Essential Ingredients for Successful Sales Enablement. Does Your Program Have Them?

Just like in romance, for a successful sales enablement relationship to work, establishing what each party wants out of the relationship, and whether the other party can meet that obligation, is key. How the relationship is set-up from the outset has a lot to do with the end outcome.

What’s your relationship status?

Before you embark on a new project, always check that your business partner has the same expectations about the relationship as you. A client that approaches a sales enablement expert with a pre-defined solution to their problem is usually looking for a transactional relationship. They have a problem and have approached you to solve it. Little time is taken on either side to address compatibility and the outcomes are usually short term at best. It’s really the sales enablement equivalent of a one-night stand!

Alternatively, knowing you are experienced, they come to you as an expert. They have a problem and expect you to tell them the solution to overcome it. While this expert status is flattering, no matter how much time you invest, the passivity of the other party, and their reliance on you to solve their problems alone, is ultimately the death knell for any fledgling relationship, romantic or otherwise.

Then there is the partnership which is the basis of most successful, long-term relationships. A client or suitor sees something worthwhile in you and is interested in collaborating to achieve something meaningful. This partnership approach requires a commitment from both sides, and a willingness to overcome obstacles to achieve a shared vision. In sales force enablement at least, this means your partner supports you to identify the problem and also the solution to achieving that goal. Ultimately, the partner relationship is one of mutually assured success because you are in it together.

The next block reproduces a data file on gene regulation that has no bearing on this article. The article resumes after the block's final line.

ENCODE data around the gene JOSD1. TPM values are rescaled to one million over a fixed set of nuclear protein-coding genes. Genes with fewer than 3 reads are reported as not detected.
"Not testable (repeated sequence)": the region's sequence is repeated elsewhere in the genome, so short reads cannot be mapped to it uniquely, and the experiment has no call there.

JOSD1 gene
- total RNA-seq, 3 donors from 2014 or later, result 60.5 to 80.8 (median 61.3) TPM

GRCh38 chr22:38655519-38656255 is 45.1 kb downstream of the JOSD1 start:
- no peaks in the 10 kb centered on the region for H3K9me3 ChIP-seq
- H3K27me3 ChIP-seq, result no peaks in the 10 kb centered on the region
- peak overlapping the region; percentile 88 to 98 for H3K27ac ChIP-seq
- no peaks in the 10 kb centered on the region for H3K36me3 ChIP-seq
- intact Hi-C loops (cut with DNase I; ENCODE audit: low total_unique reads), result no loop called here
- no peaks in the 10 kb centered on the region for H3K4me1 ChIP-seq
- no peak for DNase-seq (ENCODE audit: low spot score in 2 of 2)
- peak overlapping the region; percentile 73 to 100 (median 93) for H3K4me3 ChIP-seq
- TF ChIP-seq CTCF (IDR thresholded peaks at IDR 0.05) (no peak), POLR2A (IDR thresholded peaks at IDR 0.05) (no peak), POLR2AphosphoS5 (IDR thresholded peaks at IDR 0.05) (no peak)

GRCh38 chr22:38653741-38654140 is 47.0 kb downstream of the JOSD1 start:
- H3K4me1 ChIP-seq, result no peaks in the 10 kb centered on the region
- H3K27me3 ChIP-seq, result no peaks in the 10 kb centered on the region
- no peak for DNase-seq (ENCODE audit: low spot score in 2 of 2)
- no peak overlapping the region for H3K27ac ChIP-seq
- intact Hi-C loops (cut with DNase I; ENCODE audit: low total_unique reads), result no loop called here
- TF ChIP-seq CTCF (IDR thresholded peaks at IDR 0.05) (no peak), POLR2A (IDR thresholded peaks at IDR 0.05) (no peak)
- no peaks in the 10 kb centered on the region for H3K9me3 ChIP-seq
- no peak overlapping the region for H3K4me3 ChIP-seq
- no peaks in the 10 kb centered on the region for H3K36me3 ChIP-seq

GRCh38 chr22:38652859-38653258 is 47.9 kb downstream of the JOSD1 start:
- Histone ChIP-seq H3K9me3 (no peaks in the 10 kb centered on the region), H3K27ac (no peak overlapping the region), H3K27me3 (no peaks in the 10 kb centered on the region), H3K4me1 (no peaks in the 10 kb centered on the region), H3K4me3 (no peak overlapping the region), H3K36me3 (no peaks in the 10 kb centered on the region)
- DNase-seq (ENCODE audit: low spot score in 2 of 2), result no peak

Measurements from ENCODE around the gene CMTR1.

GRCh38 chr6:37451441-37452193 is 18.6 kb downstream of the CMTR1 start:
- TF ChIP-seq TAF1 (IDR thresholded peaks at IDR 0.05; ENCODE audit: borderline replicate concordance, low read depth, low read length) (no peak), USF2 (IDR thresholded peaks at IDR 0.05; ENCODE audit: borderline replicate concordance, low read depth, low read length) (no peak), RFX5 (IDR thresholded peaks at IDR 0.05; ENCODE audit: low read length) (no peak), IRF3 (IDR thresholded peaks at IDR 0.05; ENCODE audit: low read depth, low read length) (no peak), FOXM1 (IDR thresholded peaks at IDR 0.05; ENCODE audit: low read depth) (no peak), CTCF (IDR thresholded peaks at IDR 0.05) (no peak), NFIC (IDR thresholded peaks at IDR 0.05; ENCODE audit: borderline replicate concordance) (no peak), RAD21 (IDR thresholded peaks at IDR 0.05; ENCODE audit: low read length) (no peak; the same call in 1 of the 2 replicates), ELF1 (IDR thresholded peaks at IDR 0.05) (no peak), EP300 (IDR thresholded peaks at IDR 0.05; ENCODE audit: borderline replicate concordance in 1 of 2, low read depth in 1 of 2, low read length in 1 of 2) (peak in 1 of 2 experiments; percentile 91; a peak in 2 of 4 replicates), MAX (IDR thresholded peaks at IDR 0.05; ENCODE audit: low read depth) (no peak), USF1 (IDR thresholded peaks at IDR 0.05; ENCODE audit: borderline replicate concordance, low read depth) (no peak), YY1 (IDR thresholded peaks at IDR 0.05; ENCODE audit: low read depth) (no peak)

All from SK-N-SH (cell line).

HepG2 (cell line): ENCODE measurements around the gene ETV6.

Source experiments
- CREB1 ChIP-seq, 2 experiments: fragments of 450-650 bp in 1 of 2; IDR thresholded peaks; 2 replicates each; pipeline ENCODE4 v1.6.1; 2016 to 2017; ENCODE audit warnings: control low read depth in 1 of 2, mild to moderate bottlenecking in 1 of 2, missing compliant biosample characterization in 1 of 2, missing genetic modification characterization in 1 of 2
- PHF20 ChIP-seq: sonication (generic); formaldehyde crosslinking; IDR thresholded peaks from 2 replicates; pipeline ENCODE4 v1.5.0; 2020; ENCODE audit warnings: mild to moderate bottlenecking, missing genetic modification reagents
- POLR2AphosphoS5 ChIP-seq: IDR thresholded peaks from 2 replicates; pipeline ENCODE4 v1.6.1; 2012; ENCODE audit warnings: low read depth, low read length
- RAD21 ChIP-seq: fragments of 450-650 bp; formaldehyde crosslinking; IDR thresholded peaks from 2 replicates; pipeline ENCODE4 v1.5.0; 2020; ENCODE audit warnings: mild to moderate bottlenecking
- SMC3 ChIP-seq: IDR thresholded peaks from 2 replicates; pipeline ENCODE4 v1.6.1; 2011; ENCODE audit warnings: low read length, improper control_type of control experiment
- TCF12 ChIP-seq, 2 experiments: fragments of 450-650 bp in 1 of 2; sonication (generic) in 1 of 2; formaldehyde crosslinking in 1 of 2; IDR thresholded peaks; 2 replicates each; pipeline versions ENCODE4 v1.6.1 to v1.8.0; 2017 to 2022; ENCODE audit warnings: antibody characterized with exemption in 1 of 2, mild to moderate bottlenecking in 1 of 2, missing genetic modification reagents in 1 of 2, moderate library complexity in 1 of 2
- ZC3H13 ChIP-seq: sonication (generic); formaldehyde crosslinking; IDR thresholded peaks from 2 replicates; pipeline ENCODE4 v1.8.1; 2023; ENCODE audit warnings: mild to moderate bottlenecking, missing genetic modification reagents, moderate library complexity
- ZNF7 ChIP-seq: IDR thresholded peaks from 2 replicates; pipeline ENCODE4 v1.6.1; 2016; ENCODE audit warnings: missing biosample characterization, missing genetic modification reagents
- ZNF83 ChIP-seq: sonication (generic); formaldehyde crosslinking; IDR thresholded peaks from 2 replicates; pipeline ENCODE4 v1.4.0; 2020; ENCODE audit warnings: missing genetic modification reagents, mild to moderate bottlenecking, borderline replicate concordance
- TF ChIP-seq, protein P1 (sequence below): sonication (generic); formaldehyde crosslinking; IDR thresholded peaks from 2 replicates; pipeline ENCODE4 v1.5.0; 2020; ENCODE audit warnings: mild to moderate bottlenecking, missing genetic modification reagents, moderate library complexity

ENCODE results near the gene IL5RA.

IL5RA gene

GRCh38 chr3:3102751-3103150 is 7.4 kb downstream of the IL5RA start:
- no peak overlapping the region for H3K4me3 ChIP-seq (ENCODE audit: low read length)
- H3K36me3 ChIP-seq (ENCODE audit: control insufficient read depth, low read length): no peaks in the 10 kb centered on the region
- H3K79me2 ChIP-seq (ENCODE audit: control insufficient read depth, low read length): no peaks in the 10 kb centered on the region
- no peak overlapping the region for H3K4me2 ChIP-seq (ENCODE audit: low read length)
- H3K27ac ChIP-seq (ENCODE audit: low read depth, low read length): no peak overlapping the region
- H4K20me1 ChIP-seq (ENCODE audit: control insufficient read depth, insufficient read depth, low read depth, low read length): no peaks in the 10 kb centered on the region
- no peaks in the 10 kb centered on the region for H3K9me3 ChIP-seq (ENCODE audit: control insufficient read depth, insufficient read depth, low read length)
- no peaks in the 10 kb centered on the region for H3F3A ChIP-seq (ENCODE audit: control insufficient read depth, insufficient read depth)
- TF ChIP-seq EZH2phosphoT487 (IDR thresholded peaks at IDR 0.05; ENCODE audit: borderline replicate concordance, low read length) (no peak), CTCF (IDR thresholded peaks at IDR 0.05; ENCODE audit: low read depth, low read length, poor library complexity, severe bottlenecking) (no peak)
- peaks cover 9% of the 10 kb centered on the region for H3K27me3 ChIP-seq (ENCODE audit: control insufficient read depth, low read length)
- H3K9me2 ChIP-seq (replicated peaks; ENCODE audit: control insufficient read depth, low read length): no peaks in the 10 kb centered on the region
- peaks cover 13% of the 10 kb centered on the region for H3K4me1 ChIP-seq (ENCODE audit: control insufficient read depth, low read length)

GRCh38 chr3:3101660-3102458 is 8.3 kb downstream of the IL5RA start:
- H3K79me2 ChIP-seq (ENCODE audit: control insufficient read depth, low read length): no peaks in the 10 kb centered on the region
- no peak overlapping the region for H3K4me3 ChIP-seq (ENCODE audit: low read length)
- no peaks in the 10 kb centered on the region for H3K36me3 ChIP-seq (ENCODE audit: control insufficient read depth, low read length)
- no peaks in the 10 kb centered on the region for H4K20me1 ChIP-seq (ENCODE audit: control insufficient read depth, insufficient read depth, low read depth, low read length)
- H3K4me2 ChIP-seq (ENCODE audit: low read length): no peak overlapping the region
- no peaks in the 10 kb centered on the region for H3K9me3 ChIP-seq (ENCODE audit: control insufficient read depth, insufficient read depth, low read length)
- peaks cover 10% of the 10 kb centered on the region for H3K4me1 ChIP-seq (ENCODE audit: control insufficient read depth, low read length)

Be realistic

Not all clients are ready for a long-term relationship. An effective sales force enablement strategy requires a client to have three essential traits:

Balance, in this context, is the difference between being seen to do something, and the desire to solve the problem long-term. Similarly, a client that is happy to be challenged without feeling undermined will enable you to build a strong, logical case for your sales force enablement approach. Balance is critical.

Process is an essential component of any effective sales force enablement strategy which should always be grounded in the practical and bespoke to the needs of that business. Your partner organization needs to be supportive of process and recognize that going straight to the answer without understanding the objectives, the issues, and the desired outcome will never deliver the right results.

Clarity of the organization’s strategic objectives is essential as is the ability to constantly refer back to them. “Is what we are doing aligned to the activities associated with successful achievement of our corporate objectives?” Clarity of vision is a relationship saver since it bonds individuals in pursuit of a shared goal.

Be prepared

Once you’ve determined you are in the right sort of relationship you need to confirm that it is with the right person. Who owns the problem, who has defined the requirements? What is their perception of the problem, and how does it impact the business? If you’re not speaking with the right person, too much can get lost in translation for your program to be a success. Understanding who owns the problem also provides valuable insight into the emotional triggers behind addressing it. Most importantly it helps you understand the value your partner places on solving it, and the balance between the quick solution and the right solution.

Be attentive